Does this make sense? Would a concrete example help? Here’s a concrete example: imagine the scene: you’re going to put your hand to my cheek affectionately and, walking towards me, you trip over the cat – a cat who is at my feet, our cat – you stumble, your arm flies forwards and your hand, groping for support, it lands cupped on my cheek. That your hand touches my cheek is accidental; pure chance. But it is also exactly what you intended when you began walking towards me, before your flow was interrupted. Do you see? It is both intentional and accidental. Bliss. To put it mildly.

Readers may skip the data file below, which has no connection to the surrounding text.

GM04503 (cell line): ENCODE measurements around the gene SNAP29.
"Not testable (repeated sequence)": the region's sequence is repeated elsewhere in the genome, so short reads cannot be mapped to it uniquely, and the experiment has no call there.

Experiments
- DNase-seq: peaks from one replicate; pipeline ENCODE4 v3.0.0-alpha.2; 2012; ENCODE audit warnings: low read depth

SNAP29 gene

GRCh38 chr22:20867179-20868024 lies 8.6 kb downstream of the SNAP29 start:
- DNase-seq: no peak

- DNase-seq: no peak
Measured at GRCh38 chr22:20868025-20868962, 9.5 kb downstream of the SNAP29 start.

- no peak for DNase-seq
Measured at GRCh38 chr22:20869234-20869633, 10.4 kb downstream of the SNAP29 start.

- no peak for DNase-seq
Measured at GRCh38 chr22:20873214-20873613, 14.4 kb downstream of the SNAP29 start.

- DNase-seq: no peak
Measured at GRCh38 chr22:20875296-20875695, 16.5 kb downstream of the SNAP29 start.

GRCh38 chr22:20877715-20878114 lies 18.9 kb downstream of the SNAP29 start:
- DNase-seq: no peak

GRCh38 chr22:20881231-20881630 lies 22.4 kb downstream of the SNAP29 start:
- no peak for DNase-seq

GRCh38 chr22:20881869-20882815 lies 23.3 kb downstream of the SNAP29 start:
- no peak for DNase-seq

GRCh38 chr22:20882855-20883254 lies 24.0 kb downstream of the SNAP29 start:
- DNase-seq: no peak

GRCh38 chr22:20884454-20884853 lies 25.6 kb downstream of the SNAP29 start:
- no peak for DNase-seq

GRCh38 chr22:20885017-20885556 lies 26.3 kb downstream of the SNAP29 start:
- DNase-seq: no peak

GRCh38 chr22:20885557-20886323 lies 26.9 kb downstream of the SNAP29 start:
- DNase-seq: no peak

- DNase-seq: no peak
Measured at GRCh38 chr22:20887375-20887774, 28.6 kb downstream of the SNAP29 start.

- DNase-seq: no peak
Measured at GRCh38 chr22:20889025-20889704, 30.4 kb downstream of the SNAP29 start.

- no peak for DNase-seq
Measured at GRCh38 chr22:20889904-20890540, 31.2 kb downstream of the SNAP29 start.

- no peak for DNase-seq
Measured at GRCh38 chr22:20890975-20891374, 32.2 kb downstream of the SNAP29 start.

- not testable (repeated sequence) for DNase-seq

I remember so well the first time you put your hand to my cheek. The first morning we spent together. I remember so well how I felt that morning, when we ate honey and blueberries. Thinking how unlikely it was that we had even ever met; and there we were, waking up together, elated (I was, at least) by the unsteadiness of it all, of love – that’s not too strong a word for it – by the magnificent unsteadiness of love, you and I, together by accident, dancing on the needlepoint of contingency. I couldn’t get over you – being there, with me, eating breakfast; I couldn’t get over how weightless and liquid your movements seemed and I felt. Were it not for the weight of our clothes – I imagine I thought – we would have floated away in water droplets. How chance and precarious that morning was but how leaden and empty my life without it.